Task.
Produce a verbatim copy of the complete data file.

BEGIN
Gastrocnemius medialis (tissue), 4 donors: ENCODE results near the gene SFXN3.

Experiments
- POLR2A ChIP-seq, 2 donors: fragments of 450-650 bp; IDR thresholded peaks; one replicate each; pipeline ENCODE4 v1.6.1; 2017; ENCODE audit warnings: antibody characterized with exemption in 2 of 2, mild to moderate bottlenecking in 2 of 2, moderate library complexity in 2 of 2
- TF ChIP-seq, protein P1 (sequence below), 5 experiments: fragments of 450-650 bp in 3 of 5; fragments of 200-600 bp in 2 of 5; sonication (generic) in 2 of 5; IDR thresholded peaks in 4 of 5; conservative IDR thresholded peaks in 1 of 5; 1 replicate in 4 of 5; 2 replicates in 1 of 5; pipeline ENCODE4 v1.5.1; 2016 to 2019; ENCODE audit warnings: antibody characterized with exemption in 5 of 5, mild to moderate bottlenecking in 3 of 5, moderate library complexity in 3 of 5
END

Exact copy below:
Gastrocnemius medialis (tissue), 4 donors: ENCODE results near the gene SFXN3.

Experiments
- POLR2A ChIP-seq, 2 donors: fragments of 450-650 bp; IDR thresholded peaks; one replicate each; pipeline ENCODE4 v1.6.1; 2017; ENCODE audit warnings: antibody characterized with exemption in 2 of 2, mild to moderate bottlenecking in 2 of 2, moderate library complexity in 2 of 2
- TF ChIP-seq, protein P1 (sequence below), 5 experiments: fragments of 450-650 bp in 3 of 5; fragments of 200-600 bp in 2 of 5; sonication (generic) in 2 of 5; IDR thresholded peaks in 4 of 5; conservative IDR thresholded peaks in 1 of 5; 1 replicate in 4 of 5; 2 replicates in 1 of 5; pipeline ENCODE4 v1.5.1; 2016 to 2019; ENCODE audit warnings: antibody characterized with exemption in 5 of 5, mild to moderate bottlenecking in 3 of 5, moderate library complexity in 3 of 5